Gold there is, and rubies in abundance, but lips that speak knowledge are a rare jewel.
There is gold, and an abundance of jewels; But the lips of knowledge are a more precious thing.
Wise speech is rarer and more valuable than gold and rubies.
Drinking from the beautiful chalice of knowledge is better than adorning oneself with gold and rare gems.
There is gold and a store of corals: but the lips of knowledge are a jewel of great price.
There is gold, and abundance of costly stones; but the lips informed by knowledge are a precious jewel.
There is gold and a multitude of rubies, But the lips of knowledge are a precious jewel.
|NET © [draft] ITL|
|NET © Notes||
1 tn The verse is usually taken as antithetical parallelism: There may be gold and rubies but the true gem is knowledge. However, C. H. Toy arranges it differently: “store of gold and wealth of corals and precious vessels – all are wise lips” (Proverbs [ICC], 388). But this uses the gems as metaphors for wise speech, and does not stress the contrast between wealth and wisdom.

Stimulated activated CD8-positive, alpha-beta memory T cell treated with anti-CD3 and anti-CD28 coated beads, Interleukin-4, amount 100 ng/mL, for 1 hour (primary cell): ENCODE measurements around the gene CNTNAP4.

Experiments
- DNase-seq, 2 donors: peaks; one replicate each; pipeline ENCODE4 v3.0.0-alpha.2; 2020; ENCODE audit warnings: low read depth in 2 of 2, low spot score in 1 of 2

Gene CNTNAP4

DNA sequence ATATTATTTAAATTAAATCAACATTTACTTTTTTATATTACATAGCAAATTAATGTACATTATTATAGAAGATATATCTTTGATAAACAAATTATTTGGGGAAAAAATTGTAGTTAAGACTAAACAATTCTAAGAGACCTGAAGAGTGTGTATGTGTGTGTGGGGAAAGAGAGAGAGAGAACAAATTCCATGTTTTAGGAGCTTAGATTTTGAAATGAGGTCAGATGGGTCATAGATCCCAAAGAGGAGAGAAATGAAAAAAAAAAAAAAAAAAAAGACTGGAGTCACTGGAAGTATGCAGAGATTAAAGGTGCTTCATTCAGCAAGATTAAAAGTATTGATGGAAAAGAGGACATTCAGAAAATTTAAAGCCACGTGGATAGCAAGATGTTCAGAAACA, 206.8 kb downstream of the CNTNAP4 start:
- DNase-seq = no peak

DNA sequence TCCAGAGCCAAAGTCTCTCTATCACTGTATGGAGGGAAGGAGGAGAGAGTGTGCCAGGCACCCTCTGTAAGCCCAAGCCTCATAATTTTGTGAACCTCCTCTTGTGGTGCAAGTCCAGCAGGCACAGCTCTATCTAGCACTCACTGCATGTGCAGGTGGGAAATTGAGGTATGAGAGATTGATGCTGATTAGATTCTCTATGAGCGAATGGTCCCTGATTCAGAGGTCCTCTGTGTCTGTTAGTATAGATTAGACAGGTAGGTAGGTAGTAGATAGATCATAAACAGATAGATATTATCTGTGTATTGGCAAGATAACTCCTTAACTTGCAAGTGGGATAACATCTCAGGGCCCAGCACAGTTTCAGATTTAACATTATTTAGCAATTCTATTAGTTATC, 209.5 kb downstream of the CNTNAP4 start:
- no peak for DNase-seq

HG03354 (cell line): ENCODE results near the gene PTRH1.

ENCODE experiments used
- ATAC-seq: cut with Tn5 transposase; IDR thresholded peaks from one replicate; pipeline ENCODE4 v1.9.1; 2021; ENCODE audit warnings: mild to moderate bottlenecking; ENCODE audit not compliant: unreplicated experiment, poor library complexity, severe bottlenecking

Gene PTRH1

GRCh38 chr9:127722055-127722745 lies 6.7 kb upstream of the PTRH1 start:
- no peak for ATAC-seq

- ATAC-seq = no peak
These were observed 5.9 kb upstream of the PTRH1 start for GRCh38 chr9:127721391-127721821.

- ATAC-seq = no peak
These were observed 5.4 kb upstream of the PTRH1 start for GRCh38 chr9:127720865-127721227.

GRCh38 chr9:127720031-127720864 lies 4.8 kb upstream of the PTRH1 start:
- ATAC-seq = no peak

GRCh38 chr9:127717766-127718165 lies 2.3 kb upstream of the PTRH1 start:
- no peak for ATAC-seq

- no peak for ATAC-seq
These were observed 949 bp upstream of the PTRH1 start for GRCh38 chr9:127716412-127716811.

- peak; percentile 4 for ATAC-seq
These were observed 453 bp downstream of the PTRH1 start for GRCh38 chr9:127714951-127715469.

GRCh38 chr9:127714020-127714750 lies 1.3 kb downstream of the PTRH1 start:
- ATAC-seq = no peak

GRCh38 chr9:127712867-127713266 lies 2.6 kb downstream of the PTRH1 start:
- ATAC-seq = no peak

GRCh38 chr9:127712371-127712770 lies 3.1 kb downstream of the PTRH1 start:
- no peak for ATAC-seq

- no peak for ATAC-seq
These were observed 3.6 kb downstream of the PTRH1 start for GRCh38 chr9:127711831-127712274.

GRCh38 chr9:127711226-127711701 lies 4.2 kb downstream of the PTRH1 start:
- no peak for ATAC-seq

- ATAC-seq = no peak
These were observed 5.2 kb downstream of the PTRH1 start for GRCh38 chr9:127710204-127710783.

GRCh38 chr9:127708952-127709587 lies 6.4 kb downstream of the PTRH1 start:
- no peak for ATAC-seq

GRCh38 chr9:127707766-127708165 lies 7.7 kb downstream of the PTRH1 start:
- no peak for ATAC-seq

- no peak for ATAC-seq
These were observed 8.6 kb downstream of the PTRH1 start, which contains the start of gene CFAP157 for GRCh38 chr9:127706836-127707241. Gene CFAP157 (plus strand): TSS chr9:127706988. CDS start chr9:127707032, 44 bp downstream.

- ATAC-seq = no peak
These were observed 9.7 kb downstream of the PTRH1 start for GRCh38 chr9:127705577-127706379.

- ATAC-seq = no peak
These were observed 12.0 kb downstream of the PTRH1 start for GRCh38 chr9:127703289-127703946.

2 tn Heb “lips of knowledge.” The term “lips” is a metonymy for speaking, and “knowledge” could be either an attributive genitive or objective genitive: “knowledgeable lips.” Lips that impart knowledge are the true jewel to be sought.
3 tn The comparative “like” does not appear in the Hebrew text, but is implied by the metaphor; it is supplied in the translation for the sake of clarity.